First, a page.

Monday, September 15, 2014

Real Pirate Food

What did pirates really eat?

With Talk Like a Pirate Day nearly upon us, people all over are trying to figure out how to serve some authentic pirate dishes at their celebrations. So, for your enjoyment, I have produced a set of recipes. These are fundamentally like the 18th century dishes that real pirates really ate, but they’ve been updated to make them easier to cook (and eat) by 21st century people.

Since we are accustomed to starting our meals with salad, I’ll begin with an 18th century salad that has been associated with pirates, the Solomongundy.


1 head of romaine lettuce, cut into strips
8 hardboiled eggs, peeled and sliced
1 pound cooked chicken breast, cut in strips
1 pound smoked ham, cut in strips
1 cucumber cut in thin slices
3 ribs celery cut in small slices
1 can of anchovies, drained.

Lay out the lettuce in an even bed on a platter. Cover with the other ingredients, laying them out in patterns or designs. Be creative.


6 tablespoons olive oil
1 tablespoon vinegar
1 tablespoon lemon juice
½ teaspoon dry mustard
Salt and pepper to taste
Mix all ingredients thoroughly and sprinkle over your solomongundy

Our next recipe is for ship’s biscuit, also called “hard tack” This was the nearly indestructible bread that lasted for months on long sea voyages. It’s a really simple one:

Ship's Biscuit:

4 cups of unbleached flour
1 cup of water
1 teaspoon salt

Preheat oven to 250 degrees

Mix the flour and salt, then add the water and mix until you have a very stiff dough. Let it rest for 10 minutes, then beat it out flat with a rolling pin or a wine bottle. When its ½ inch thick, fold it and beat it back to ½ inch. (Instead of beating it, you can also run it through a pasta maker.)

Continue for about half an hour, or until the dough is smooth and elastic.

Roll the dough out one last time, into a square shape and cut into 2” squares. Prick each with a fork.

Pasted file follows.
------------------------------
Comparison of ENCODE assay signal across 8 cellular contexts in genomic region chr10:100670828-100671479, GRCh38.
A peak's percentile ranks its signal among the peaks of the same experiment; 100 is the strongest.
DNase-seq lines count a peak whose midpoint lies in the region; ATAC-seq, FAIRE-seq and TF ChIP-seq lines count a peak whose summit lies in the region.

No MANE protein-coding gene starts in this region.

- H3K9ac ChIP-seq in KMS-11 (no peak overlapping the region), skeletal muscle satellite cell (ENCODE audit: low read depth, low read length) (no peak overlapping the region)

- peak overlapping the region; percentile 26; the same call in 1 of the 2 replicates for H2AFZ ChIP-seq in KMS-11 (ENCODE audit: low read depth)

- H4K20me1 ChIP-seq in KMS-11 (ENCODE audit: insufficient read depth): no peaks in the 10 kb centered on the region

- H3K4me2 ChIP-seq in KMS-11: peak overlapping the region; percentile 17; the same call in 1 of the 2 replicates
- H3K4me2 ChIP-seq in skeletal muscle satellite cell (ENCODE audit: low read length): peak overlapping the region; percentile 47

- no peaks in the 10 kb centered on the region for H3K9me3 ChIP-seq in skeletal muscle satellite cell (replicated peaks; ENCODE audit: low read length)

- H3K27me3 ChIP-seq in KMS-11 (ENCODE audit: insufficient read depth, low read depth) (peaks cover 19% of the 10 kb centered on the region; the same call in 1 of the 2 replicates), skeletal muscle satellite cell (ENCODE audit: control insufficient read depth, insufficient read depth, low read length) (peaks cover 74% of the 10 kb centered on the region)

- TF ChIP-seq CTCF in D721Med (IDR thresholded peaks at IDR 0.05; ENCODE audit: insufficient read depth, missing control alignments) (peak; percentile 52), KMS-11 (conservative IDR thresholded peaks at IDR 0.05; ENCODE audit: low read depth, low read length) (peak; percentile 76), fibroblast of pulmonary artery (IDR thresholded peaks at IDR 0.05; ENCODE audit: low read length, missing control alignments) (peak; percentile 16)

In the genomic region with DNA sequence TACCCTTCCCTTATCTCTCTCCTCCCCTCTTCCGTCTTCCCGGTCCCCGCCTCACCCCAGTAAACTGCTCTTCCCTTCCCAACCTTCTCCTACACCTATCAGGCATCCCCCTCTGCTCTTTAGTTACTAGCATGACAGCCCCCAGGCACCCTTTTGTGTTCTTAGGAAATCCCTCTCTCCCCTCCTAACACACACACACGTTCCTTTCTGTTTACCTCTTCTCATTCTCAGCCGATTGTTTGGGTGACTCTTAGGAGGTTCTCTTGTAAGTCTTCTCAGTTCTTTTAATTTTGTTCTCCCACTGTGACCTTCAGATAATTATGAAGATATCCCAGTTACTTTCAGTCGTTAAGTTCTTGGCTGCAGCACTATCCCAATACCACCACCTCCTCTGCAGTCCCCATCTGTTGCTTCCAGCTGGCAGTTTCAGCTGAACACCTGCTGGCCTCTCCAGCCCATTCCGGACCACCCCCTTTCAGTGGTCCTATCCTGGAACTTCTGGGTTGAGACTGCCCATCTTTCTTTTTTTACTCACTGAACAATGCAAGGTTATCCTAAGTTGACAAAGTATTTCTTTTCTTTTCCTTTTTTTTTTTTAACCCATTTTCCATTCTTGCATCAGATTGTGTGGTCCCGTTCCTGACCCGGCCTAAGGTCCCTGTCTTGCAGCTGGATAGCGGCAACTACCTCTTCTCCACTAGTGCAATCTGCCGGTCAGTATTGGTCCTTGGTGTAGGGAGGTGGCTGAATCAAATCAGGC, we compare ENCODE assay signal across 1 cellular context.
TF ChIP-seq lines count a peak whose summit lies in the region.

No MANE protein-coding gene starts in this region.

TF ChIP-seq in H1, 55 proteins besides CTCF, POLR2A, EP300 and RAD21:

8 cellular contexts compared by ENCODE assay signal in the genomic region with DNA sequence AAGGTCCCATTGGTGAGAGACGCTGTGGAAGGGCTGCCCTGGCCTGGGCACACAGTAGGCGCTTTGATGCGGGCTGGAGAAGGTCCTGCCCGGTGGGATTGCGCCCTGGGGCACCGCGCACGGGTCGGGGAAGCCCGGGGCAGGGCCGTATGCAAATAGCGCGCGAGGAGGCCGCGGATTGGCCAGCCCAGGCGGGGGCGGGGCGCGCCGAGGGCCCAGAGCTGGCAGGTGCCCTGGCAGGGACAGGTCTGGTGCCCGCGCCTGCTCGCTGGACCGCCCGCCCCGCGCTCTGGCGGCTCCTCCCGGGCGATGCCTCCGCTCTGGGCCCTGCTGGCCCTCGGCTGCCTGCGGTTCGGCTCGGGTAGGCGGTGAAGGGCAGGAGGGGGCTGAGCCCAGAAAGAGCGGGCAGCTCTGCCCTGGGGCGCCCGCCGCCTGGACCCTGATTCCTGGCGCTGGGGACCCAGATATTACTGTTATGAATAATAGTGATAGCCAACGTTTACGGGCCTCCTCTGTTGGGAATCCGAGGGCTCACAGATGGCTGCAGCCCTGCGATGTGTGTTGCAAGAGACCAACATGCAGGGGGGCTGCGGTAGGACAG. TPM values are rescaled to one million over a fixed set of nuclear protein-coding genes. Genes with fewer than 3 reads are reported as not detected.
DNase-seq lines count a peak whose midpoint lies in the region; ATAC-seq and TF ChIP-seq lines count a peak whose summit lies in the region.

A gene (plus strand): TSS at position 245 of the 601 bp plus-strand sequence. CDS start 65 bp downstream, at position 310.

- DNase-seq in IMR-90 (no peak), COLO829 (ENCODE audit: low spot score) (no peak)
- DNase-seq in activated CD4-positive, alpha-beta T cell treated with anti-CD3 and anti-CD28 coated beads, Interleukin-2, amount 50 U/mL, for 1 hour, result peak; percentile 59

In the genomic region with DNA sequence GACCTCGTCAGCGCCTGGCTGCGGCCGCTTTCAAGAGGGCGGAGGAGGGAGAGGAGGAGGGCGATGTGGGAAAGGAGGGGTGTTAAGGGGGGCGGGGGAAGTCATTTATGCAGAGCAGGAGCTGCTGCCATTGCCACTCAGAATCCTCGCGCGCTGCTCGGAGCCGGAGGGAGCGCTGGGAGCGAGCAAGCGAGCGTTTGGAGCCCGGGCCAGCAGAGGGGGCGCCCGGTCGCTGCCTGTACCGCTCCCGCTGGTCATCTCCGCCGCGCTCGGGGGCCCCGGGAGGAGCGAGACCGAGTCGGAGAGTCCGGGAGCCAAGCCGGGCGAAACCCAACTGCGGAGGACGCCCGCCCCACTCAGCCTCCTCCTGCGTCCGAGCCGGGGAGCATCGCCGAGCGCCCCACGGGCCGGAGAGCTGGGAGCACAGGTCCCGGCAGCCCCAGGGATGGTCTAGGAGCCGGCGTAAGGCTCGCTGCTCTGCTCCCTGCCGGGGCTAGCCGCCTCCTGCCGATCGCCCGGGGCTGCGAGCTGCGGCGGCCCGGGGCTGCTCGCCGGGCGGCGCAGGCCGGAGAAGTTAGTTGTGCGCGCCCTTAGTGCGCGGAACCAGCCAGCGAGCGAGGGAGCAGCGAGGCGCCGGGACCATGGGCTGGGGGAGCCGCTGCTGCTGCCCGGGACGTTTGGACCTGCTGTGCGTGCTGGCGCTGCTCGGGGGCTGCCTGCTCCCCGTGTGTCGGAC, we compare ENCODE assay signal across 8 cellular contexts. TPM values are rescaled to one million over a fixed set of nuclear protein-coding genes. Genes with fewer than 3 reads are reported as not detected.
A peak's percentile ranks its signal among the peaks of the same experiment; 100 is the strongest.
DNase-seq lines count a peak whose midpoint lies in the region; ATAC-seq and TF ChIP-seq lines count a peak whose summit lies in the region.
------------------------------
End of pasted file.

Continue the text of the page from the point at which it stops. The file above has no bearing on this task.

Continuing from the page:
Place on an ungreased cookie sheet. Bake at 250 degrees for one hour. Cool on racks.

This will produce a little over a pound of nearly indestructible biscuits, of about the texture of concrete. How does a person eat such a thing? Answer – You make Lobscouse.

Shop’s biscuit was never intended to be eaten like a cracker. You'd break your teeth on it. Instead, the men it was given to pounded it into bits with the steel handles of their tools and soaked it in meat broth. Lobscouse was a stew based off this.


2 pounds corned beef
2 pounds smoked ham
1 bay leaf
4 large onions
6 large potatoes
½ pound ship’s biscuit, pounded into crumbs
1 teaspoon allspice
1 teaspoon nutmeg
½ teaspoon ground cloves
Salt and pepper to taste

Place the meat in a pot with the bay leaf and cold water to cover. Bring to a boil and cook until meat is tender, about 2 ½ hours. Discard the bay leaf. Skim the fat that has risen (pirates called tis “slush”) and reserve. Reserve 3 cups of the liquid.

Cut the meat into ½” dice, cut potatoes and onions into ¾” dice.

Heat 6 tablespoons of slush in a heavy frying pan and brown the meat. Remove the meat, draining the fat back into the pan. Sauté the onions until tender, add the potatoes and cook about 6 minutes. Add the meat and 1 ½ cups of cooking liquid, and cook until potatoes are almost tender, then add the biscuit crumbs and the spices, including plenty of pepper. Cook 5 more minutes. Add more liquid if you like it more moist.

This has been food associated with English pirates, and there is no more English way to end a meal than with a pudding. Since you’ve already beaten on bread for half an hour and boiled meat for over two hours more, I’m providing the recipe for Hasty Pudding.

Hasty Puddings:

Bring 3 quarts of water to a boil
2 cups of fine breadcrumbs
1 cup of raisins
1 teaspoon ginger
1 teaspoon cinnamon
½ cup sugar
Zest of one lemon
Two cups of grated suet.
(If you can’t get grated suet near you, as most people in America cannot, you can buy it online here, or substitute 2 sticks of very cold grated butter)

Mix all ingredients thoroughly, then beat together

5 eggs

And add to the mix. Form the dough into egg-sized balls, and roll each ball in flour. Drop balls into the boiling water, stirring just enough to keep them from sticking together. Boil for 15-20 minutes, then scoop out and let drain. Serve with sauce.


1 cup melted butter
1 cup sugar
1 cup sherry wine (The pirates called this “sack”.)

Mix together in a saucepan over low heat and pour, warm, over hasty pudding balls.

So there you go. A three-course meal that would have been right at home on a pirate’s table. Enjoy!
And Happy Talk Like a Pirate Day!


  1. thx this really helped with my homework

  2. Arrr me belly be full wit these tasty dishes